Here’s a real-world word problem for you:
The across-the-board salary increase Oakland school district staff have built into the second half of next year’s planning budget (the raise would go into effect in January 2012) would cost about $2 million in general-purpose dollars. For a full year, of course, it’s double that amount.
What if the district tabled that idea in light of the 500-plus March 15 notices it plans to distribute? How many teaching positions could it afford to keep?
Annual cost of a 2 percent raise in OUSD: $4 million
Average teacher cost, according to HR: $73,000
That comes out to more than 54 full-time teaching positions. For the upcoming school year, it would be 27, since the raises wouldn’t start until January and therefore would cost half as much.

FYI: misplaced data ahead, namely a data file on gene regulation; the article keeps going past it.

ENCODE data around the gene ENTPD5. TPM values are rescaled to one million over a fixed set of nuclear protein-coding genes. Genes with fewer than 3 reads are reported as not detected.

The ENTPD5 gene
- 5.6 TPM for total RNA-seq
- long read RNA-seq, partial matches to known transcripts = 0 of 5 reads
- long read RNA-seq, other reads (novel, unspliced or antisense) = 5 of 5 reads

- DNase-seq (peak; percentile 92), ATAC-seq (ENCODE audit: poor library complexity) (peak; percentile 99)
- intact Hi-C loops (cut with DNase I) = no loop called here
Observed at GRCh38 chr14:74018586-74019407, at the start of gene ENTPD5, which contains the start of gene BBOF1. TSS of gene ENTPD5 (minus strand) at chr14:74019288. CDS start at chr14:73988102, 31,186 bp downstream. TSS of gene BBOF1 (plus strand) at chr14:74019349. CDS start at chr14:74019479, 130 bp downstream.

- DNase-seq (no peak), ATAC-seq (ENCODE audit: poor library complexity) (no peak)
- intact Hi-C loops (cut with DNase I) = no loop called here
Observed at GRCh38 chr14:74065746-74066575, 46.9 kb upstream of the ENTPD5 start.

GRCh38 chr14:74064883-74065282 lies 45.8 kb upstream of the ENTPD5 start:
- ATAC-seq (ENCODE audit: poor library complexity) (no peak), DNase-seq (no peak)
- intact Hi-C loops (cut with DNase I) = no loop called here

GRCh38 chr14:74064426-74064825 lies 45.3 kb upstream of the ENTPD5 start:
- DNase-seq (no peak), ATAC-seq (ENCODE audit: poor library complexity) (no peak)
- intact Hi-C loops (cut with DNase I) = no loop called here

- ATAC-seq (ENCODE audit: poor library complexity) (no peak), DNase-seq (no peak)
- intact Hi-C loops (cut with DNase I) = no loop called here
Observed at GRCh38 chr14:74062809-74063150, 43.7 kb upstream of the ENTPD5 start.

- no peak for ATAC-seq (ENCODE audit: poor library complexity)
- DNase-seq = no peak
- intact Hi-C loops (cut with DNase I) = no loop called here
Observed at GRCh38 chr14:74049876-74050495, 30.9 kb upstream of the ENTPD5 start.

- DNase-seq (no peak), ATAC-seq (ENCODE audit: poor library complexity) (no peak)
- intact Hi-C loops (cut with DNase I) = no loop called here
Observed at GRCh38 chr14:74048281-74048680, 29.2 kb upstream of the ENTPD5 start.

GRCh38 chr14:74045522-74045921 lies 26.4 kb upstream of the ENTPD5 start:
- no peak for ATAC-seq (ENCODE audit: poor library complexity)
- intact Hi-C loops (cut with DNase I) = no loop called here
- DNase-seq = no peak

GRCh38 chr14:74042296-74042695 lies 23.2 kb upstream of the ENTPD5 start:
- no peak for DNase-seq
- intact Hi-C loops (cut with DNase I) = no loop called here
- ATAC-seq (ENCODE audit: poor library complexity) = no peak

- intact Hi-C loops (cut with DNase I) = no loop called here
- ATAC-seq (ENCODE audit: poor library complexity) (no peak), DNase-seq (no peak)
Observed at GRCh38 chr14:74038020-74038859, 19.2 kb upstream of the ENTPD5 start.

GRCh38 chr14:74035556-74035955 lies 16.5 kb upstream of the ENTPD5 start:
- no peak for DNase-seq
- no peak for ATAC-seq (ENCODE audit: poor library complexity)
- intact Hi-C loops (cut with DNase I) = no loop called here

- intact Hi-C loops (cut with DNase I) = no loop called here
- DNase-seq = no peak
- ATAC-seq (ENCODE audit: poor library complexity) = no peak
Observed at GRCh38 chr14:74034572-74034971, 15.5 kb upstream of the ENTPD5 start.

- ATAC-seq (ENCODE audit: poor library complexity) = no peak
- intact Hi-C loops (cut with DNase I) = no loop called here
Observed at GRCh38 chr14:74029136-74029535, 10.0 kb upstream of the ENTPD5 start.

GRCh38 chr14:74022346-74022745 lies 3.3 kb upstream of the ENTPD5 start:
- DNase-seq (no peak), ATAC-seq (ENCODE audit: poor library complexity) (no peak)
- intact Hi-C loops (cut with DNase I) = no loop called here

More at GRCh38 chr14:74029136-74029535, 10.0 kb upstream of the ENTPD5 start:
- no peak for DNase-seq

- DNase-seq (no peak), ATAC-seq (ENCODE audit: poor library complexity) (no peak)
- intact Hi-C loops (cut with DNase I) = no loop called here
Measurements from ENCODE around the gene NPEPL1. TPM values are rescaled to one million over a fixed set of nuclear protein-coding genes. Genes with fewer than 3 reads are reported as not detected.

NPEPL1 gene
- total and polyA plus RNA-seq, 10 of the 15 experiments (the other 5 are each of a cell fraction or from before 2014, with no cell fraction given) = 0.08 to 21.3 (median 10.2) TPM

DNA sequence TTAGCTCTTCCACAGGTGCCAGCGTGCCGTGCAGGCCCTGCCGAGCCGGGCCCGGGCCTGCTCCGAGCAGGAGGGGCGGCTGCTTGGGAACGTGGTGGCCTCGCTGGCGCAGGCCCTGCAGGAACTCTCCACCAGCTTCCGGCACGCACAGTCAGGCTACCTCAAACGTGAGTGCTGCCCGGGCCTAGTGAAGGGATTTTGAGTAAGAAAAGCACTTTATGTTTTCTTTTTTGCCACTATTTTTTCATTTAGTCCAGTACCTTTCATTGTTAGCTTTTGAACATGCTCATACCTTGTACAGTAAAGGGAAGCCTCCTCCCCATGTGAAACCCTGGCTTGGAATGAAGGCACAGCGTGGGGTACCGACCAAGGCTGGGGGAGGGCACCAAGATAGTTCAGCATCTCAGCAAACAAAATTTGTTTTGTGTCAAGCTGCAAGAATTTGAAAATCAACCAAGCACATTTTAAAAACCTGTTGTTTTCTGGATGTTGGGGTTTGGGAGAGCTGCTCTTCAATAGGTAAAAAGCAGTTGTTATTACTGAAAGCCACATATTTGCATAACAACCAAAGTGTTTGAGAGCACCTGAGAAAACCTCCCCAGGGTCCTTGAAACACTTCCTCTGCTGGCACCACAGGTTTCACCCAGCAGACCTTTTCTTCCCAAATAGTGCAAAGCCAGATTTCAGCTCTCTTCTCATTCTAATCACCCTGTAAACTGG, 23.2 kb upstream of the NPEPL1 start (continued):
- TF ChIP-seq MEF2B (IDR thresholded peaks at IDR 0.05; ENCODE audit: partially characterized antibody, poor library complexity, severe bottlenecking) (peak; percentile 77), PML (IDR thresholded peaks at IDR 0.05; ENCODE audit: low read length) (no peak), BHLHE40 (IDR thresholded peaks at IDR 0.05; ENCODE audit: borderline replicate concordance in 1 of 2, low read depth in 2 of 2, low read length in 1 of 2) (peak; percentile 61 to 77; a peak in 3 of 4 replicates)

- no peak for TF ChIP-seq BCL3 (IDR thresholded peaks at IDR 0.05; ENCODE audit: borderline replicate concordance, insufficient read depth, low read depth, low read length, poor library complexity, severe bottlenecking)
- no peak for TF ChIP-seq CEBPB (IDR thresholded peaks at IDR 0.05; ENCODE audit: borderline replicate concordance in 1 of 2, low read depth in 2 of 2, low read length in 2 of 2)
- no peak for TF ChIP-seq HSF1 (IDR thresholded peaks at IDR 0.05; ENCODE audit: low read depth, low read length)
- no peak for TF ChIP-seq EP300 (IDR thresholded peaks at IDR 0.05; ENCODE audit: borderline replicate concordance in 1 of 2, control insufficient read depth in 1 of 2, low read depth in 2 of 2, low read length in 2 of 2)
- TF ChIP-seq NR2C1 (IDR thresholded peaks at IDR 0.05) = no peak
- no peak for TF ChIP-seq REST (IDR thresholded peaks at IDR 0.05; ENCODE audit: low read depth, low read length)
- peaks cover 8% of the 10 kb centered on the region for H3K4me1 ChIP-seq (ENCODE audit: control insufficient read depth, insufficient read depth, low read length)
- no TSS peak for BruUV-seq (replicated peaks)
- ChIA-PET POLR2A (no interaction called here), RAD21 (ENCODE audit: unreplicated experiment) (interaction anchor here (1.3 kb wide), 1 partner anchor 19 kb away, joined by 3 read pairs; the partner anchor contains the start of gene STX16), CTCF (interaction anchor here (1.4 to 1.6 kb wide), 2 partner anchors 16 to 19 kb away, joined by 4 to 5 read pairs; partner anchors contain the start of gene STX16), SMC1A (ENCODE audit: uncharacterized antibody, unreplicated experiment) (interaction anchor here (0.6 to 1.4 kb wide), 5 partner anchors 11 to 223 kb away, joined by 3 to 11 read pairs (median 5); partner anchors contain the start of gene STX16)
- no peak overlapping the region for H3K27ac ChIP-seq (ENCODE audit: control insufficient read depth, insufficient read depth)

Of course, that doesn’t come close to the 538 jobs that could potentially be lost in Oakland’s public schools under the doomsday scenario of losing $900/student, or $30 million, in general-purpose money. (Yes, I’m told that is the scenario upon which the hundreds of March 15 notices were calculated in OUSD. The nonpartisan Legislative Analyst’s Office says that if the tax extension fails, and the state needs to close a $26.6 billion deficit, k-12 education will likely be cut by at least $4 billion — $700 per student — and possibly much more.)
Should the district reconsider the raises to save jobs and minimize disruption to schools and programs? At last night’s meeting, an Oakland adult ed teacher proposed furloughs for that reason. Do you agree?